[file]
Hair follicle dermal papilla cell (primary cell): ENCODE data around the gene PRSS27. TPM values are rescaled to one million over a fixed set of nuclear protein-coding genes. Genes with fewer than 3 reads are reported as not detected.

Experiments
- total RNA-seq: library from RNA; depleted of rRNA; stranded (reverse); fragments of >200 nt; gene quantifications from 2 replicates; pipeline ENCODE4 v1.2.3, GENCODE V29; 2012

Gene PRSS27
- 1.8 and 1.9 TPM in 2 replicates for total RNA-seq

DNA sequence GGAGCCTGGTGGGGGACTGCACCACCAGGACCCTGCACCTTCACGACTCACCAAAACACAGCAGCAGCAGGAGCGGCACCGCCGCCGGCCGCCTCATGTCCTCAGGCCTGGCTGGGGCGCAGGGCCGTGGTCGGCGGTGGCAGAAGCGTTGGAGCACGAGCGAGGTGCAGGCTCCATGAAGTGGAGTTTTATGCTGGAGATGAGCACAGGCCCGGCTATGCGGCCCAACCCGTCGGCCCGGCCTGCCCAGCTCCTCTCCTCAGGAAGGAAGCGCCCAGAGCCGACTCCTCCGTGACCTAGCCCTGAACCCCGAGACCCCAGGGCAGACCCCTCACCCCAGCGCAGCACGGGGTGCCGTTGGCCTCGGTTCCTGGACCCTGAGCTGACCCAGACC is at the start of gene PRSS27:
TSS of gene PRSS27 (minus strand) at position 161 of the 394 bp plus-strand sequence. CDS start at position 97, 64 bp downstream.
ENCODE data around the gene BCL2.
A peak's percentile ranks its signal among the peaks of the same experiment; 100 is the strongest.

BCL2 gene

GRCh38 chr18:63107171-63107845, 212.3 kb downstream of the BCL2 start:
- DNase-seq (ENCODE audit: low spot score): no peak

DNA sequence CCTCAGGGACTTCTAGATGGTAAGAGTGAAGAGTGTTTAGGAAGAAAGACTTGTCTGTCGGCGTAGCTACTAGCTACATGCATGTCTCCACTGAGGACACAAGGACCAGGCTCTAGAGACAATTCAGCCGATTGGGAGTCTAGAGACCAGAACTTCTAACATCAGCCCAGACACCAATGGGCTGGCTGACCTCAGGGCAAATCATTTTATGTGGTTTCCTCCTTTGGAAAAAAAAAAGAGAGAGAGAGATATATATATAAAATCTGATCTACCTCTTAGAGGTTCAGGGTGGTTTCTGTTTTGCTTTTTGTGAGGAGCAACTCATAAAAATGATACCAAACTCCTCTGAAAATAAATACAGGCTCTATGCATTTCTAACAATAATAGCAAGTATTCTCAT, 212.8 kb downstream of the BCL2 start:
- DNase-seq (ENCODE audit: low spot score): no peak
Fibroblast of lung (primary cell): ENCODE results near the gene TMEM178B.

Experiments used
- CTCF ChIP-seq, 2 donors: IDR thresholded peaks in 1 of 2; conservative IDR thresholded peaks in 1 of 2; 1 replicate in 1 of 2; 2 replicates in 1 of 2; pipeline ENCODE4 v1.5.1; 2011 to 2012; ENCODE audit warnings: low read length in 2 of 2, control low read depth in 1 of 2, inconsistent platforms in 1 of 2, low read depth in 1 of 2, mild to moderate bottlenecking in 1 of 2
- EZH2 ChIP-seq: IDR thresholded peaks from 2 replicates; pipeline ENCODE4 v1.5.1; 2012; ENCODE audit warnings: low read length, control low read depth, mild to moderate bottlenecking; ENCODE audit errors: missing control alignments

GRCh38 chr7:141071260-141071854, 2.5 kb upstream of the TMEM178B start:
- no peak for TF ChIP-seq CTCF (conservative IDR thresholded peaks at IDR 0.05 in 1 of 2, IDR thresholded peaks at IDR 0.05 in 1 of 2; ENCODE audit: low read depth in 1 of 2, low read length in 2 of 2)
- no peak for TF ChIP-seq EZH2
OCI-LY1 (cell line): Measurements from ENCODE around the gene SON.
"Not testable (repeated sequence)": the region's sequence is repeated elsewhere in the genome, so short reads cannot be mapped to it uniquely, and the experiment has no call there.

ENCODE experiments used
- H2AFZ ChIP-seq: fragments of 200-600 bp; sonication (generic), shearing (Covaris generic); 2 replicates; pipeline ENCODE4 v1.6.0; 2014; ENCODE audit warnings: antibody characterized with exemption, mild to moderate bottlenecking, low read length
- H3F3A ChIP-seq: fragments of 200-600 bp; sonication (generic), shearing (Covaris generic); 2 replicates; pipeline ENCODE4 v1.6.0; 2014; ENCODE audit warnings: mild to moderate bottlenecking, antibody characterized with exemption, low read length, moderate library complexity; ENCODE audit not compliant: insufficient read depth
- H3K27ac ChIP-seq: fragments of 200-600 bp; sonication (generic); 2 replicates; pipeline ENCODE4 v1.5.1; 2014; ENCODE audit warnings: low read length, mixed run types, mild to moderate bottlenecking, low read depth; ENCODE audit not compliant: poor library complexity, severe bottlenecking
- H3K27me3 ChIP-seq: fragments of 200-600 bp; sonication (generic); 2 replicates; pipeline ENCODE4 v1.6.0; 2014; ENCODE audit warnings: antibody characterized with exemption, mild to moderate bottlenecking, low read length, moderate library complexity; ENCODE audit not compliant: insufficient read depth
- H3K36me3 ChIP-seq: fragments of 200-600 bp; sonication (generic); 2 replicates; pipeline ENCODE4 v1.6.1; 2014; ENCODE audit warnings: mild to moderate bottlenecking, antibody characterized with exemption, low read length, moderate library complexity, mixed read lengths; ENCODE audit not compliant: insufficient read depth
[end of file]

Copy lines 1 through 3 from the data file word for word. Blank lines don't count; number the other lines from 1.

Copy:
Hair follicle dermal papilla cell (primary cell): ENCODE data around the gene PRSS27. TPM values are rescaled to one million over a fixed set of nuclear protein-coding genes. Genes with fewer than 3 reads are reported as not detected.

Experiments
- total RNA-seq: library from RNA; depleted of rRNA; stranded (reverse); fragments of >200 nt; gene quantifications from 2 replicates; pipeline ENCODE4 v1.2.3, GENCODE V29; 2012